Asante Rogue Regional Medical Center recognized by American Heart Association
Asante Rogue Regional Medical Center has been recognized with the highest award from the American Heart Association for excellence in treating the most severe form of heart attacks.
The heart association honored Asante Rogue Regional with its Mission: Lifeline® Receiving Center-Gold Plus quality achievement award, which recognizes the hospital’s groundbreaking STEMI (ST segment myocardial infarction) program.
Last year, the hospital received the Mission: Lifeline® Receiving Center-Silver Plus award. The silver award recognizes a full year of achieving the program’s overall compliance scores, while the gold award recognizes at least two consecutive years of achieving the scores. A “Plus” award is awarded to receiving center hospitals that provide definitive treatment in less than two hours for at least 75 percent of their STEMI patients who are transferred from referral center hospitals.
Heart attacks are divided into two types according to their severity, and a STEMI is the more severe of the two. A STEMI is recognized by the characteristic elevation it triggers in what is called the “ST segment” of an electrocardiogram. In a STEMI heart attack, a coronary artery is completely blocked by a blood clot and most if not all of the heart muscle being supplied by the artery begins to die.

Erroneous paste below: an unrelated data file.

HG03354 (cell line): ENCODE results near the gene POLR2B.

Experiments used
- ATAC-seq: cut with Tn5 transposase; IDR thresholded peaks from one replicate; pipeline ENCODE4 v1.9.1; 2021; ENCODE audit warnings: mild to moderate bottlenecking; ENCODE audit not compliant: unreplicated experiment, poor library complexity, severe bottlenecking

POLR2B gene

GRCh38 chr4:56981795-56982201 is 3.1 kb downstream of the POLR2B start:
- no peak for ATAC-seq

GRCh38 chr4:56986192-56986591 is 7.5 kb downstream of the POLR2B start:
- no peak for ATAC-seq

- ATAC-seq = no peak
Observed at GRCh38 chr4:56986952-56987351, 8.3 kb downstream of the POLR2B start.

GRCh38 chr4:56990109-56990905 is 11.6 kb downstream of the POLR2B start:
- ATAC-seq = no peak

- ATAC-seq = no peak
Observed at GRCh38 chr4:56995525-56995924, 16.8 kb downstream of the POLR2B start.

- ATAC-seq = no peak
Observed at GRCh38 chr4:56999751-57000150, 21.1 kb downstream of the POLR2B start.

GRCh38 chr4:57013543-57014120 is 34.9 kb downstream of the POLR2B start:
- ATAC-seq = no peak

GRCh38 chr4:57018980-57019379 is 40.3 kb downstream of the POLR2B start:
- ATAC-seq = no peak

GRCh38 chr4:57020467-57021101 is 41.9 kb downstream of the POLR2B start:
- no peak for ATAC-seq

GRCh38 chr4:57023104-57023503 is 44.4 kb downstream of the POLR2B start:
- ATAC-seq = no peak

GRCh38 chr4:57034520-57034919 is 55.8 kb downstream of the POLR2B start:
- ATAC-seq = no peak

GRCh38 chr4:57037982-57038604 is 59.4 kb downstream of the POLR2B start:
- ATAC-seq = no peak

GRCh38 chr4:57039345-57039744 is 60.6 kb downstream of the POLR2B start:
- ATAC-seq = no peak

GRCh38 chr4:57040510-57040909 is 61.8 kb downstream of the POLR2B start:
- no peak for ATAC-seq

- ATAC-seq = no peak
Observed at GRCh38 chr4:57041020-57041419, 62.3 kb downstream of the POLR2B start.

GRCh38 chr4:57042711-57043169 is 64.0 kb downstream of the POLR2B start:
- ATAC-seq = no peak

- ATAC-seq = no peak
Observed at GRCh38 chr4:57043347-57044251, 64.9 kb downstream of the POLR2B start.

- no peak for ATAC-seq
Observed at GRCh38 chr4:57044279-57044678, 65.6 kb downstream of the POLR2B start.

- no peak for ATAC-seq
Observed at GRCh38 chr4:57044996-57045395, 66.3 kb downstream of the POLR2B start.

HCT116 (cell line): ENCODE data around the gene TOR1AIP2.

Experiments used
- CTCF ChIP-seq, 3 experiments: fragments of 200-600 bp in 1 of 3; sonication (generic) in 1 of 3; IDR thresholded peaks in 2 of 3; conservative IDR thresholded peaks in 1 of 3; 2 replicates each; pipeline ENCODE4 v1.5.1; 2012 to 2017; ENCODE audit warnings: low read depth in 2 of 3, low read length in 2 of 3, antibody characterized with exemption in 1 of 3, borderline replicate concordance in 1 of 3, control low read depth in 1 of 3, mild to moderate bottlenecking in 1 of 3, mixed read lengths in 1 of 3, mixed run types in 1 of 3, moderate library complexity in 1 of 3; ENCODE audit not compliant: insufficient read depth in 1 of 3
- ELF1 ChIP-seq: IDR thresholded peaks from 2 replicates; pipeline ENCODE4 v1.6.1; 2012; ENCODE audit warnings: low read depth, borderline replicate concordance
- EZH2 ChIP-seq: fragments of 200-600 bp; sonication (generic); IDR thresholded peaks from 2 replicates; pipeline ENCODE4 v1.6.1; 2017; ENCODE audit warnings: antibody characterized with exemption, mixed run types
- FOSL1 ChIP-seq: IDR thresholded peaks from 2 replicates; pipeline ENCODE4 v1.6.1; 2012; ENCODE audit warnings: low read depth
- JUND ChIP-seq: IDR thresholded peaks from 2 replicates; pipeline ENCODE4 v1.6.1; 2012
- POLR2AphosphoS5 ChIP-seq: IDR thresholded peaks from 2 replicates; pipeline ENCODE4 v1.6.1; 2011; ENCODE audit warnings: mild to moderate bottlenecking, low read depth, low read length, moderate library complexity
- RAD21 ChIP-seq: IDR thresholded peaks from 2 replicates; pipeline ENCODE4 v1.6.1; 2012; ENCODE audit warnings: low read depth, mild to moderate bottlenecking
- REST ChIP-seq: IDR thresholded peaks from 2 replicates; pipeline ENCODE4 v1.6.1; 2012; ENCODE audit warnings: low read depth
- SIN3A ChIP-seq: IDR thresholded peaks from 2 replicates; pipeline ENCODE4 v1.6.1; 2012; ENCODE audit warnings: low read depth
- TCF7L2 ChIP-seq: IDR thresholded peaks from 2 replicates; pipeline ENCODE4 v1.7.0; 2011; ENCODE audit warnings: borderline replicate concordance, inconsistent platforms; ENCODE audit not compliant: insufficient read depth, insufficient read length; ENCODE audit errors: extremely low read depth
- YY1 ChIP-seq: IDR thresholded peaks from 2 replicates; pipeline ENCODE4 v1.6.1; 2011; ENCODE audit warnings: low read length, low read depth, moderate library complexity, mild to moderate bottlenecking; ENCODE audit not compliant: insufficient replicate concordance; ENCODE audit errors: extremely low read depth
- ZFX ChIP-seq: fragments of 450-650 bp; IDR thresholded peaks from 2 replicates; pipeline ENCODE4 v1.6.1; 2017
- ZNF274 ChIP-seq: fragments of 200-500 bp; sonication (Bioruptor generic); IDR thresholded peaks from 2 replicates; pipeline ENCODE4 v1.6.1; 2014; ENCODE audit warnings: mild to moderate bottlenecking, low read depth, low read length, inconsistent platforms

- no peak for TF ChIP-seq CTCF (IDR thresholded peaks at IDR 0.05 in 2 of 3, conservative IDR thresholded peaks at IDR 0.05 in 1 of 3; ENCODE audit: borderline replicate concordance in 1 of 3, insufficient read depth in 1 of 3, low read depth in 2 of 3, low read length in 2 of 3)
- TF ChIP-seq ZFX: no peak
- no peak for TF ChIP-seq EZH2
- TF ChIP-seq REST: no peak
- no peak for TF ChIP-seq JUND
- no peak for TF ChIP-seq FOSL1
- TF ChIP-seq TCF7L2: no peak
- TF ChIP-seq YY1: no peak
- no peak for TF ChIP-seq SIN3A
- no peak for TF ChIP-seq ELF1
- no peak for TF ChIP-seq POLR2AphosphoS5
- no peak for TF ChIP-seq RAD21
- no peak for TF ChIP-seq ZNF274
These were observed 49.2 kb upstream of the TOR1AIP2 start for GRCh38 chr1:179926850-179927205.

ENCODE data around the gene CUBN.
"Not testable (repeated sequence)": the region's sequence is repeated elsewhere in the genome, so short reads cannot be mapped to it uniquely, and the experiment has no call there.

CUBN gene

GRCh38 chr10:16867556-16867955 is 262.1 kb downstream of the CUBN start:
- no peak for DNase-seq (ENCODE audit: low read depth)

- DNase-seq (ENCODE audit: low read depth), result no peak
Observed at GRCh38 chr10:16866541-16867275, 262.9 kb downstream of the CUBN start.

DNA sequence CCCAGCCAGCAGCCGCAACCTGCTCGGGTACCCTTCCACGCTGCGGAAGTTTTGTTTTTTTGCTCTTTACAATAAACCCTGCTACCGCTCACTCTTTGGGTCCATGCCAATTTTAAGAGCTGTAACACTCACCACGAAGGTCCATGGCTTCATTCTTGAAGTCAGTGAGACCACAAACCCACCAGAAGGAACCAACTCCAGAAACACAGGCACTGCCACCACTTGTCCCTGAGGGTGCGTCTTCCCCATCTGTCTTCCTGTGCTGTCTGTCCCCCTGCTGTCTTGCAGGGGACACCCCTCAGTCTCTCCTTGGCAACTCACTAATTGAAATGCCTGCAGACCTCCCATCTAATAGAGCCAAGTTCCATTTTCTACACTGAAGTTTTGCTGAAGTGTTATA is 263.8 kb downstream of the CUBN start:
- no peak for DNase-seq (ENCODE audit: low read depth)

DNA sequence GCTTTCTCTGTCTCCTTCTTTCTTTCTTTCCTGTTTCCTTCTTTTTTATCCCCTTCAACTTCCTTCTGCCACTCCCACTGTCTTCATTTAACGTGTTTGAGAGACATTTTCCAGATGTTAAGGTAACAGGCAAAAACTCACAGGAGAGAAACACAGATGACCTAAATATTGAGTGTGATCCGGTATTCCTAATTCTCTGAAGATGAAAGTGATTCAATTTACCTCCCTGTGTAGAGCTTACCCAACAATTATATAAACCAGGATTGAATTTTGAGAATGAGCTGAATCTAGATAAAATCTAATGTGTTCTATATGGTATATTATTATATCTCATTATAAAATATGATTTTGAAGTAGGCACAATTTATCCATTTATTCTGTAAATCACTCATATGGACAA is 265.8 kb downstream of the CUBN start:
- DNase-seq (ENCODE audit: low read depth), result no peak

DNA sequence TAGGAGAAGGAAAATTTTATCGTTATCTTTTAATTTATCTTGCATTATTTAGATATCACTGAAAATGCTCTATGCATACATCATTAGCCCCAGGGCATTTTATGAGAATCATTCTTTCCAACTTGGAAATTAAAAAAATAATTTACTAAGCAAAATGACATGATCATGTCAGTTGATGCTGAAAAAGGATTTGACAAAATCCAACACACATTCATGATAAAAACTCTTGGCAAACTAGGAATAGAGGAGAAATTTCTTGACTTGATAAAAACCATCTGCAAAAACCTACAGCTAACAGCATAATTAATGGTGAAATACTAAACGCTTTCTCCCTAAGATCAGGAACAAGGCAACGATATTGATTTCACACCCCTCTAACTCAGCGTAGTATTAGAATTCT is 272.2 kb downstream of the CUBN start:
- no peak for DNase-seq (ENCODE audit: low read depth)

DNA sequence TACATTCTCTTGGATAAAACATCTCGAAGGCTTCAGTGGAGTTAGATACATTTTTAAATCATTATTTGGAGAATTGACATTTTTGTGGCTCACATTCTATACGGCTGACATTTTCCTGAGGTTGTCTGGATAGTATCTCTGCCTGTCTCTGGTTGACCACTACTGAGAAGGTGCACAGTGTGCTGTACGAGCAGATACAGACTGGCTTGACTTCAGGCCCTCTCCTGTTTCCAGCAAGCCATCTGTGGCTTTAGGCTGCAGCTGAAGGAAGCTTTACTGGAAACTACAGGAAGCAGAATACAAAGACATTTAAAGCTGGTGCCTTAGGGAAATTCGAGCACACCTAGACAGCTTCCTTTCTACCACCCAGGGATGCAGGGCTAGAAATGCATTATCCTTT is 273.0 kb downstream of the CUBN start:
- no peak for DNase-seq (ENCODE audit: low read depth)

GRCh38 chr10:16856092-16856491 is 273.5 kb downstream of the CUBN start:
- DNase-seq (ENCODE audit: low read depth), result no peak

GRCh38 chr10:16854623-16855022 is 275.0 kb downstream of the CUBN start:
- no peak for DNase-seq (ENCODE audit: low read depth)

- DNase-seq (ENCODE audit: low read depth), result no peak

About 250,000 people in the U.S. experience STEMI heart attacks each year, requiring quick responses from everyone involved – from first responders in the field to cardiologists in the hospital.
The American Heart Association’s “Mission: Lifeline” program establishes STEMI systems based on geographic areas. The systems rely on close cooperation among emergency service providers, socalled “referral center” hospitals that offer limited treatment of STEMI patients, and “receiving center” hospitals that offer definitive care.
Asante Rogue Regional serves as the receiving center for the “State of Jefferson” STEMI program, which was one of the first in the country. It covers more than 5,000 square miles of southern Oregon and northern California; in contrast, many STEMI programs in the U.S. cover fewer than 50 square miles.
Death rates from heart attacks in the State of Jefferson region were between 8 percent and 12 percent less than a decade ago, but have been reduced to between 3 percent and 5 percent since the STEMI program was initiated.